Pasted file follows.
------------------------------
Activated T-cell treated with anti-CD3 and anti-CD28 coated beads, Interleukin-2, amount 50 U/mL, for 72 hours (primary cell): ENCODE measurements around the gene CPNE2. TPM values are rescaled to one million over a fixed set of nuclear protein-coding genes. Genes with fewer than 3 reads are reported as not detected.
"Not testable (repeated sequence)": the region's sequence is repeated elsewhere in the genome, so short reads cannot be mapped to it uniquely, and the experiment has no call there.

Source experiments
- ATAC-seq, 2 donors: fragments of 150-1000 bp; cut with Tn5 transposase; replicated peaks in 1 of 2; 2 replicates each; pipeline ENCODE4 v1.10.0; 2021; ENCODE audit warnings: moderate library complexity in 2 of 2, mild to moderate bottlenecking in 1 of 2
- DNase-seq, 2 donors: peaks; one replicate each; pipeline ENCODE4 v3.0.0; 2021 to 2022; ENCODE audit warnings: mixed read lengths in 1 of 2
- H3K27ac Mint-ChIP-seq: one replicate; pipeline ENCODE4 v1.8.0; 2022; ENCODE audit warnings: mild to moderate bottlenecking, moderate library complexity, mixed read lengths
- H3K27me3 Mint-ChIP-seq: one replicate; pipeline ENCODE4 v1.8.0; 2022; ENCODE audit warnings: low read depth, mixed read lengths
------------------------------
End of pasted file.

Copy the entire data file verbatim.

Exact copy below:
Activated T-cell treated with anti-CD3 and anti-CD28 coated beads, Interleukin-2, amount 50 U/mL, for 72 hours (primary cell): ENCODE measurements around the gene CPNE2. TPM values are rescaled to one million over a fixed set of nuclear protein-coding genes. Genes with fewer than 3 reads are reported as not detected.
"Not testable (repeated sequence)": the region's sequence is repeated elsewhere in the genome, so short reads cannot be mapped to it uniquely, and the experiment has no call there.

Source experiments
- ATAC-seq, 2 donors: fragments of 150-1000 bp; cut with Tn5 transposase; replicated peaks in 1 of 2; 2 replicates each; pipeline ENCODE4 v1.10.0; 2021; ENCODE audit warnings: moderate library complexity in 2 of 2, mild to moderate bottlenecking in 1 of 2
- DNase-seq, 2 donors: peaks; one replicate each; pipeline ENCODE4 v3.0.0; 2021 to 2022; ENCODE audit warnings: mixed read lengths in 1 of 2
- H3K27ac Mint-ChIP-seq: one replicate; pipeline ENCODE4 v1.8.0; 2022; ENCODE audit warnings: mild to moderate bottlenecking, moderate library complexity, mixed read lengths
- H3K27me3 Mint-ChIP-seq: one replicate; pipeline ENCODE4 v1.8.0; 2022; ENCODE audit warnings: low read depth, mixed read lengths